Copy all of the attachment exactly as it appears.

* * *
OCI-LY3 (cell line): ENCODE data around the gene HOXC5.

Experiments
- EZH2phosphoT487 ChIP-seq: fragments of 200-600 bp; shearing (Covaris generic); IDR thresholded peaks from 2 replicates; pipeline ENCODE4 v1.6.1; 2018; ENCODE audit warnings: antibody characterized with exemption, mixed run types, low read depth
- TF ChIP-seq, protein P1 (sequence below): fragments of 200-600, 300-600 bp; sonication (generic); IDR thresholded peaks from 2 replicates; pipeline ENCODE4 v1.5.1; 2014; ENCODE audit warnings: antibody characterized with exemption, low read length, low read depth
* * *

OCI-LY3 (cell line): ENCODE data around the gene HOXC5.

Experiments
- EZH2phosphoT487 ChIP-seq: fragments of 200-600 bp; shearing (Covaris generic); IDR thresholded peaks from 2 replicates; pipeline ENCODE4 v1.6.1; 2018; ENCODE audit warnings: antibody characterized with exemption, mixed run types, low read depth
- TF ChIP-seq, protein P1 (sequence below): fragments of 200-600, 300-600 bp; sonication (generic); IDR thresholded peaks from 2 replicates; pipeline ENCODE4 v1.5.1; 2014; ENCODE audit warnings: antibody characterized with exemption, low read length, low read depth